8. 8. 3. AFTERHow was it? Ask the spokesperson about the difficulties they encounteredduring the interviews and the questions they couldn’t answer. Evaluating theinterview will help to find suitable solutions and could come in useful nexttime.Consider compiling a press-book with clippings of all the articles about youraction. These may come in useful when you want to promote your project topotential contacts, the university administration or to other students. Studythe articles to evaluate if your speech went well, and try to understand: Didthe media practically use the press release in its entirety? Did they just usecertain quotations? Or did they bluntly ignore it?Always remember to ask the journalists for their business card - this allowsyou to build up a database and you can contact them again for future events.If your interview is not published or is relegated to the “school fête” section,don’t despair! Just because you are not the journalists’ darling does not meanthat your story is not newsworthy. The world of the media is in constant flux;it is difficult to make an impact. Journalists have a range of stories to juggle;stories often get overtaken by events and are dropped in an arbitrary and ran-dom fashion.Consequently, if your event or article is not picked up first time round, and ifit is still topical, be persistent and get in touch with the newspaper or broad-caster concerned. It is always useful to know why they did not run the storyand to try to find a new angle, a new slot, or another way to put your-selves across.
  9. 9. NOTES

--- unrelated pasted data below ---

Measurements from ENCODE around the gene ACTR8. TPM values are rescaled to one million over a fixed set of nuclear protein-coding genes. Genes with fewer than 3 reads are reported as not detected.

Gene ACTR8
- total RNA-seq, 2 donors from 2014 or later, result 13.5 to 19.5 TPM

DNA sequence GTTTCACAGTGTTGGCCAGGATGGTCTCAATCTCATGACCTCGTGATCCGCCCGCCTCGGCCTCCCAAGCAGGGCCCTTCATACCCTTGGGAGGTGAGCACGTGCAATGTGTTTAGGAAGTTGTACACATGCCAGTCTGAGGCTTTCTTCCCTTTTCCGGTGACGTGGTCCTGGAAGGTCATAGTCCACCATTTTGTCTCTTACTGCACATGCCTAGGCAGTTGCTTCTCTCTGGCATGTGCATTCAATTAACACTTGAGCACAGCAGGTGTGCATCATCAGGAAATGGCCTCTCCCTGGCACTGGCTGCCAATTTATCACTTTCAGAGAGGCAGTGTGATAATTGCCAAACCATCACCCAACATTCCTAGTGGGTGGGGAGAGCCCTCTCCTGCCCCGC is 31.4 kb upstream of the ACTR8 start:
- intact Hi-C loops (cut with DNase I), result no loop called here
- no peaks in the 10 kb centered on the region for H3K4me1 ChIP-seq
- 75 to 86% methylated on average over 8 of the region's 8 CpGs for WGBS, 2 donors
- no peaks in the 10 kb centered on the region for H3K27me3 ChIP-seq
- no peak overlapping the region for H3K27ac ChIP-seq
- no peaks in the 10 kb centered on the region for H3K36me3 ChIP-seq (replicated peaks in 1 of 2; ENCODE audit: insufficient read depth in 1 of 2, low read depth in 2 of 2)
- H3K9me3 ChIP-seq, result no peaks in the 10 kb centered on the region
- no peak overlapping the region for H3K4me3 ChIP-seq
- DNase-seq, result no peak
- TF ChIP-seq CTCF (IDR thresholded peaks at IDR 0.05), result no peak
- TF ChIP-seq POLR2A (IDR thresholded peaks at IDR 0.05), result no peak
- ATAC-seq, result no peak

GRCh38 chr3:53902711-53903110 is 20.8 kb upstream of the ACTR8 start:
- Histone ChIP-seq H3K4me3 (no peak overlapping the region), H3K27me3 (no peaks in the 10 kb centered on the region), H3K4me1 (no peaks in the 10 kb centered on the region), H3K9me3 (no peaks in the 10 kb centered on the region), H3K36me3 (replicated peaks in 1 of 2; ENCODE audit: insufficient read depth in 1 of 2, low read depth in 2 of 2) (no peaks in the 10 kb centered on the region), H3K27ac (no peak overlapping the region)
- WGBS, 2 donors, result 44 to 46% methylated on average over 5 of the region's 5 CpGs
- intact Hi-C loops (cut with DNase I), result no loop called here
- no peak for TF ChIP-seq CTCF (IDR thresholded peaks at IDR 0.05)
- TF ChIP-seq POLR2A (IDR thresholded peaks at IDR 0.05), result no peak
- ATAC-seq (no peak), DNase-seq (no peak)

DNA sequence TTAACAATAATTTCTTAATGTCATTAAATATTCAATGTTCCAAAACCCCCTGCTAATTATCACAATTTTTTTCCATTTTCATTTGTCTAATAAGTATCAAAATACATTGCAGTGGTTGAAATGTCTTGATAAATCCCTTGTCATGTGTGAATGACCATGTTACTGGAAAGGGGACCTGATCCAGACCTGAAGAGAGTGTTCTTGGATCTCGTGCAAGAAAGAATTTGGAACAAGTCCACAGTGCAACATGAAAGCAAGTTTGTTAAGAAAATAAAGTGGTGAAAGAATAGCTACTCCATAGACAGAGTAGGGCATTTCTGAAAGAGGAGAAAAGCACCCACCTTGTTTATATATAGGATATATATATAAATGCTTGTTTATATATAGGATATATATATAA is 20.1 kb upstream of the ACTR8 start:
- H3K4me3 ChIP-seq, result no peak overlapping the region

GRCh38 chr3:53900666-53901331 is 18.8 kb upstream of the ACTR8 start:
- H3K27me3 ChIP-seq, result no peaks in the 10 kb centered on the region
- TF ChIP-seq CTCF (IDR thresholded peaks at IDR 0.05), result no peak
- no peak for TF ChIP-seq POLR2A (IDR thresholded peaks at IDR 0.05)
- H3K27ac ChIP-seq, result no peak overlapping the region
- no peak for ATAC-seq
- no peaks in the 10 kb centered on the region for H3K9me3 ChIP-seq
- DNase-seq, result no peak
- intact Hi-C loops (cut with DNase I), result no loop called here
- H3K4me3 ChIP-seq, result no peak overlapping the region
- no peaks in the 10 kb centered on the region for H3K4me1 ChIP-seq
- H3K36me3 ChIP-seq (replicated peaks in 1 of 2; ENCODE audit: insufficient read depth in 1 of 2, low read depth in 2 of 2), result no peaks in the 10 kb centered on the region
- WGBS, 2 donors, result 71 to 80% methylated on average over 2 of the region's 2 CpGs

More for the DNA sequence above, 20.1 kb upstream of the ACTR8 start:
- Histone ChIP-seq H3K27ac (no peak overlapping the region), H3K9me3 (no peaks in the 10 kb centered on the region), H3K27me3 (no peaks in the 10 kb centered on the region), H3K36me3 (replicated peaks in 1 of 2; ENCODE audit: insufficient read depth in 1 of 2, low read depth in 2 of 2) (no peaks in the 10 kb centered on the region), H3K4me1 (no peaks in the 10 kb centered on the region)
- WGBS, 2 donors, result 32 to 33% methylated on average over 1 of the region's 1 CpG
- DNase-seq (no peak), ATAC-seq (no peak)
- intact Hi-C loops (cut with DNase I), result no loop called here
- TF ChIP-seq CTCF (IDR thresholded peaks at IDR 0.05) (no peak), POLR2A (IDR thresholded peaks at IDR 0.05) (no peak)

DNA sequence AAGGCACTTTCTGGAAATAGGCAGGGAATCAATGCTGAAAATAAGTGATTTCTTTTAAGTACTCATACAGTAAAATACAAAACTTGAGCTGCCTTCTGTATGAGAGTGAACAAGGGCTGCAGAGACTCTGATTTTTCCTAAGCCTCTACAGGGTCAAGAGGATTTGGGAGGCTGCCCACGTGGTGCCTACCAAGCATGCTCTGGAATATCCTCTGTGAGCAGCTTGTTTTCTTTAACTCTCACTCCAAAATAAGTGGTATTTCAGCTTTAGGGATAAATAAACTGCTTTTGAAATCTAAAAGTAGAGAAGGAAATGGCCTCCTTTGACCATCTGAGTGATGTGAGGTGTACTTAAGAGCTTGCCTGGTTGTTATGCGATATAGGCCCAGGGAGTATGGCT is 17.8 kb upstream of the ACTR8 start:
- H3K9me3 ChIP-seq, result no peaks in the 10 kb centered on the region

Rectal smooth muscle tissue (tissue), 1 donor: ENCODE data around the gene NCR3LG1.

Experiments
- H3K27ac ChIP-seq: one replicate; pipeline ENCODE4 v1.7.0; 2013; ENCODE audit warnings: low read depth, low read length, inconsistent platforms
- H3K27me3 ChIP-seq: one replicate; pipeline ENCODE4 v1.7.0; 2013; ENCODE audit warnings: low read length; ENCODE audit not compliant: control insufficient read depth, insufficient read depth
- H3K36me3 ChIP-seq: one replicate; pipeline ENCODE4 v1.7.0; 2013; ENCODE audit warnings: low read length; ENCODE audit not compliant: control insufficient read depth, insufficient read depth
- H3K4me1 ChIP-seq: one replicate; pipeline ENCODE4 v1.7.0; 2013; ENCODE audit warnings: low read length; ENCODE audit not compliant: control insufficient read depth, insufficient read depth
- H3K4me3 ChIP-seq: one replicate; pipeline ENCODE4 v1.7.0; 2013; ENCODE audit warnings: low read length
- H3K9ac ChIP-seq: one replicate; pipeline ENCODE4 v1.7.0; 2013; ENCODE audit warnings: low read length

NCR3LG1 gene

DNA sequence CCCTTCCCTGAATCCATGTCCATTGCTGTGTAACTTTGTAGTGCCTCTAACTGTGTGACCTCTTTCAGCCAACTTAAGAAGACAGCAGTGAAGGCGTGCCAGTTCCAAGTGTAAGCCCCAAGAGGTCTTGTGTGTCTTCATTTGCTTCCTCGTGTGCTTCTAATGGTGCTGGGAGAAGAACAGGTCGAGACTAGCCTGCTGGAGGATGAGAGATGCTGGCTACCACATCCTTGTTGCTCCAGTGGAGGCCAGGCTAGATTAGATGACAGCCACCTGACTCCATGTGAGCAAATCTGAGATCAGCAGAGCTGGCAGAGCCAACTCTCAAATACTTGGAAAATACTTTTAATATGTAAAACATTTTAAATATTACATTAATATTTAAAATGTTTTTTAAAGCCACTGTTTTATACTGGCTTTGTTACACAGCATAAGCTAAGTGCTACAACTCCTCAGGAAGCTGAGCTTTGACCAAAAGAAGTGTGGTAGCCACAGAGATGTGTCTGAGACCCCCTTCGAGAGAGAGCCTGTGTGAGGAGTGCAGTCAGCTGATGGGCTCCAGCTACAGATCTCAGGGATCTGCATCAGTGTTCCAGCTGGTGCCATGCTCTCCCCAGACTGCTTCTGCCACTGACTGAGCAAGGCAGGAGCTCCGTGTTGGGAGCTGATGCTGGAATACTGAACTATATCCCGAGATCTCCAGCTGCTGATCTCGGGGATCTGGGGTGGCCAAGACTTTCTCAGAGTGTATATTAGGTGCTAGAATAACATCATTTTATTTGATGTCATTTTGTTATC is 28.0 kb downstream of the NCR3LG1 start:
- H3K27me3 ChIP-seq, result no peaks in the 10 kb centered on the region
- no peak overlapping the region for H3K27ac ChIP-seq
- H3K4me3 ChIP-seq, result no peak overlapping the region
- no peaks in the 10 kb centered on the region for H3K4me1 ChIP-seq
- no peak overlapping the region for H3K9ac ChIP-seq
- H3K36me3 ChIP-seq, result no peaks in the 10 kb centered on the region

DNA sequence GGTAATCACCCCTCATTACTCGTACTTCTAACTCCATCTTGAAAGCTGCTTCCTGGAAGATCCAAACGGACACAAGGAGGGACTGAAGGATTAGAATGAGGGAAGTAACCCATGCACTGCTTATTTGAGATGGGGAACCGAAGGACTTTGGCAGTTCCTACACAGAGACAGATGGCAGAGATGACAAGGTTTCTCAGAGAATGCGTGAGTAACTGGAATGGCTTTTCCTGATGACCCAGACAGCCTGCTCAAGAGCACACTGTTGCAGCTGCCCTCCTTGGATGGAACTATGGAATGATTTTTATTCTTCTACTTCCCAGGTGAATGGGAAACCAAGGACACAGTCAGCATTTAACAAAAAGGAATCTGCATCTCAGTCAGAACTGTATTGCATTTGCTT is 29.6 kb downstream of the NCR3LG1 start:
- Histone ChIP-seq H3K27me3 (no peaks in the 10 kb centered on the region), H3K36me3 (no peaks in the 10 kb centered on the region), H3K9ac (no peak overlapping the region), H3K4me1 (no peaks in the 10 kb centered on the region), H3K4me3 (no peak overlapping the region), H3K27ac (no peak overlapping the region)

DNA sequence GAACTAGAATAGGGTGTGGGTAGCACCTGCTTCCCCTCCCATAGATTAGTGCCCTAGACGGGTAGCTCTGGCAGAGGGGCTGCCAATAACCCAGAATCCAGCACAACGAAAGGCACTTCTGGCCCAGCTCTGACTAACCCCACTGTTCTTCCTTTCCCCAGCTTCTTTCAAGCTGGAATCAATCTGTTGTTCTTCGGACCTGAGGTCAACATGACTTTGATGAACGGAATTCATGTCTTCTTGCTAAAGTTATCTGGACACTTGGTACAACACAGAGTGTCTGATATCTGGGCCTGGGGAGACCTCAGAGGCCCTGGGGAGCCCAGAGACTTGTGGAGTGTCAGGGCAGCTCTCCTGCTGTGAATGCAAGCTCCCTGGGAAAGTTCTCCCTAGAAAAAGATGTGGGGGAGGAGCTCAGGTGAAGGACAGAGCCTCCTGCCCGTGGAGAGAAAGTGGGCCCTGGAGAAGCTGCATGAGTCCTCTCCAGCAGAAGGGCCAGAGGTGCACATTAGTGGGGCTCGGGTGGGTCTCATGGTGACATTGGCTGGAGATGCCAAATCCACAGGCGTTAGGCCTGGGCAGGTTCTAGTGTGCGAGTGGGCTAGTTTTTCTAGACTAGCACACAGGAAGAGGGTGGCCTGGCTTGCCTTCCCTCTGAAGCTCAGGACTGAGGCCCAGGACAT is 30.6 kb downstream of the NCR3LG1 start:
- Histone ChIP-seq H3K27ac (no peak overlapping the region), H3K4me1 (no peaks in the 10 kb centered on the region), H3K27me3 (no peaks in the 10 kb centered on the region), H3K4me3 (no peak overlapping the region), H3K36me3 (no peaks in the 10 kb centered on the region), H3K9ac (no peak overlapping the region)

10. 10. TESTIMONY INTERVIEW WITH KHALED. « ‘For an interview there is style, and there is substance: For style: I always wear the Solar Generation t-shirt when I am interviewed. The journalists really like that. It’s better in terms of visibility and image. Besides, in that way I feel I’m getting into “Solar Generation character”! Of course I do prepare to a certain extent: I don’t come with my hair in a mess, sporting two weeks’ of stubble. Gestures are also important for the image and I try to be dynamic, particularly when it comes to expressing myself with my hands. For substance: The guide has been very helpful for preparing interviews on Solar Generation. Each time I practise out loud, imagining the questions that I am going to be asked and sometimes I ask somebody to do a mock interview. I always repeat the question in the answer; this is very important since it can make all the difference to your part in the discussion being taken up. After each interview I have a debriefing with someone from work, who tells me Greenpeace International Ottho Heldringstraat 5 1066 AZ Amsterdam Netherlands honestly when I have made mistakes to be avoided (like the tendency I have of saying “in fact” and the “hmn”, and “so hmn”, often inserted at the beginning of a sentence or where my arguments have lacked clarity…). I have been interviewed by a quite a few journalists and for different publications. The more one is expo- sed to the national media, the more complicated it gets. But each time the prepa- ration has been worthwhile. On the other hand, one can never fully anticipate a situation or the questions that are going to be asked. And in that case, the best thing is to improvise!Printed on 100% post consumer recycled chlorine-free paper Once, for example, I was interviewed by Mouloud (a humorous interviewer) on Canal + (at 7:30 in the morning) at the time of the climate change demonstration in November. Apart from the fact that I didn’t recognise him and I answered pho- ney questions too seriously, I will always remember the moment when he said “Well now, who is responsible for the unpredictable climate conditions of the Four Seasons pizza?” Just to show you that anything is possible with journalists! It happened on Canal + and quite a few people who watched it said that it www.solargeneration.org was brilliant! Personally, each time I have seen or heard myself being interviewed I have not felt I performed well. There are always glitches. But at the same time, if nobody else dares to do it and/or doesn’t really deal with the subject well, somebody should have a go and just try to do their best. The best formula is to have confidence in one’s vision and there is no reason why that shouldn’t work!’ »